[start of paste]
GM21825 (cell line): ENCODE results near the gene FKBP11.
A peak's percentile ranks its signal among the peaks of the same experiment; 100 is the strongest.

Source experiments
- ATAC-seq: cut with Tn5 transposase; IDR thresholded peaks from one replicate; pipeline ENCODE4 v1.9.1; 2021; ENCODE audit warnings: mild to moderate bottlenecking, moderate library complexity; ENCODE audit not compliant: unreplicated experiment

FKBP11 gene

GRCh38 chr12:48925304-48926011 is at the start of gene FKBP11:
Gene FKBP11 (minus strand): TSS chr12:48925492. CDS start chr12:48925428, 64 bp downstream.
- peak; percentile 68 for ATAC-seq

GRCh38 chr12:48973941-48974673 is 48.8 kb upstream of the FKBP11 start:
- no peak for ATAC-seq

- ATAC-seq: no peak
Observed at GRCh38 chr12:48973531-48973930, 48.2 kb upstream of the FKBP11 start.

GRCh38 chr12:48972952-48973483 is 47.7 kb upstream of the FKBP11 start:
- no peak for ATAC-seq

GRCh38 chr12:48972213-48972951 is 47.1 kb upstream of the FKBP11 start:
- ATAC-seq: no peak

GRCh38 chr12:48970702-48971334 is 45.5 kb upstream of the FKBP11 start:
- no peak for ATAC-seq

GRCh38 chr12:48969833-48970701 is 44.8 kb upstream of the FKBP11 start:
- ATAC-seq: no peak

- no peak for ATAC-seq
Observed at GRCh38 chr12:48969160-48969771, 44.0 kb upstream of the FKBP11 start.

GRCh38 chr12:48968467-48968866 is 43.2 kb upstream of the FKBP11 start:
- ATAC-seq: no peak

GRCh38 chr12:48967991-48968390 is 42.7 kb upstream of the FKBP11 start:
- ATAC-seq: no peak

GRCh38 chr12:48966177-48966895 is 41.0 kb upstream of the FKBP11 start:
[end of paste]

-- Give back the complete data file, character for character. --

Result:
GM21825 (cell line): ENCODE results near the gene FKBP11.
A peak's percentile ranks its signal among the peaks of the same experiment; 100 is the strongest.

Source experiments
- ATAC-seq: cut with Tn5 transposase; IDR thresholded peaks from one replicate; pipeline ENCODE4 v1.9.1; 2021; ENCODE audit warnings: mild to moderate bottlenecking, moderate library complexity; ENCODE audit not compliant: unreplicated experiment

FKBP11 gene

GRCh38 chr12:48925304-48926011 is at the start of gene FKBP11:
Gene FKBP11 (minus strand): TSS chr12:48925492. CDS start chr12:48925428, 64 bp downstream.
- peak; percentile 68 for ATAC-seq

GRCh38 chr12:48973941-48974673 is 48.8 kb upstream of the FKBP11 start:
- no peak for ATAC-seq

- ATAC-seq: no peak
Observed at GRCh38 chr12:48973531-48973930, 48.2 kb upstream of the FKBP11 start.

GRCh38 chr12:48972952-48973483 is 47.7 kb upstream of the FKBP11 start:
- no peak for ATAC-seq

GRCh38 chr12:48972213-48972951 is 47.1 kb upstream of the FKBP11 start:
- ATAC-seq: no peak

GRCh38 chr12:48970702-48971334 is 45.5 kb upstream of the FKBP11 start:
- no peak for ATAC-seq

GRCh38 chr12:48969833-48970701 is 44.8 kb upstream of the FKBP11 start:
- ATAC-seq: no peak

- no peak for ATAC-seq
Observed at GRCh38 chr12:48969160-48969771, 44.0 kb upstream of the FKBP11 start.

GRCh38 chr12:48968467-48968866 is 43.2 kb upstream of the FKBP11 start:
- ATAC-seq: no peak

GRCh38 chr12:48967991-48968390 is 42.7 kb upstream of the FKBP11 start:
- ATAC-seq: no peak

GRCh38 chr12:48966177-48966895 is 41.0 kb upstream of the FKBP11 start: